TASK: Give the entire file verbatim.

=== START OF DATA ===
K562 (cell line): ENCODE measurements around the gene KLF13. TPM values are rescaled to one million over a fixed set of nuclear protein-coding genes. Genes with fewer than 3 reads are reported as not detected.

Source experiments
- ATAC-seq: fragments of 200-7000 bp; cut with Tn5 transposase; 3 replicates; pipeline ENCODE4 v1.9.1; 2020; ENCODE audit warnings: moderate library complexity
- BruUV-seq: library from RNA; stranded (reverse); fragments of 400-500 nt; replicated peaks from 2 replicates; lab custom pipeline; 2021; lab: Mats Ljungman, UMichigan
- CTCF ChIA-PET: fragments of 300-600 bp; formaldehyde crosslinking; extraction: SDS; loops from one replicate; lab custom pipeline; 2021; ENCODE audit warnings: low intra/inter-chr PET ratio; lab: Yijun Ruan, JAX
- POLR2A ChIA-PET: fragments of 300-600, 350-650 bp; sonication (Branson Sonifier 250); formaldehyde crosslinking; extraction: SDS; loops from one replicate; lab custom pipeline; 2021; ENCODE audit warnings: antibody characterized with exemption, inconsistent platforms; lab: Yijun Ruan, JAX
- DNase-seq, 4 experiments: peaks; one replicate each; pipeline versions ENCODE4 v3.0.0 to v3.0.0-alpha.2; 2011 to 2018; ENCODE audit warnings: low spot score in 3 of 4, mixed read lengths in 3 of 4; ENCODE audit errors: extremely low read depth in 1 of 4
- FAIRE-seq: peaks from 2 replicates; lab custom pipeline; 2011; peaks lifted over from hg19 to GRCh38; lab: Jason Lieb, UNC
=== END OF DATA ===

K562 (cell line): ENCODE measurements around the gene KLF13. TPM values are rescaled to one million over a fixed set of nuclear protein-coding genes. Genes with fewer than 3 reads are reported as not detected.

Source experiments
- ATAC-seq: fragments of 200-7000 bp; cut with Tn5 transposase; 3 replicates; pipeline ENCODE4 v1.9.1; 2020; ENCODE audit warnings: moderate library complexity
- BruUV-seq: library from RNA; stranded (reverse); fragments of 400-500 nt; replicated peaks from 2 replicates; lab custom pipeline; 2021; lab: Mats Ljungman, UMichigan
- CTCF ChIA-PET: fragments of 300-600 bp; formaldehyde crosslinking; extraction: SDS; loops from one replicate; lab custom pipeline; 2021; ENCODE audit warnings: low intra/inter-chr PET ratio; lab: Yijun Ruan, JAX
- POLR2A ChIA-PET: fragments of 300-600, 350-650 bp; sonication (Branson Sonifier 250); formaldehyde crosslinking; extraction: SDS; loops from one replicate; lab custom pipeline; 2021; ENCODE audit warnings: antibody characterized with exemption, inconsistent platforms; lab: Yijun Ruan, JAX
- DNase-seq, 4 experiments: peaks; one replicate each; pipeline versions ENCODE4 v3.0.0 to v3.0.0-alpha.2; 2011 to 2018; ENCODE audit warnings: low spot score in 3 of 4, mixed read lengths in 3 of 4; ENCODE audit errors: extremely low read depth in 1 of 4
- FAIRE-seq: peaks from 2 replicates; lab custom pipeline; 2011; peaks lifted over from hg19 to GRCh38; lab: Jason Lieb, UNC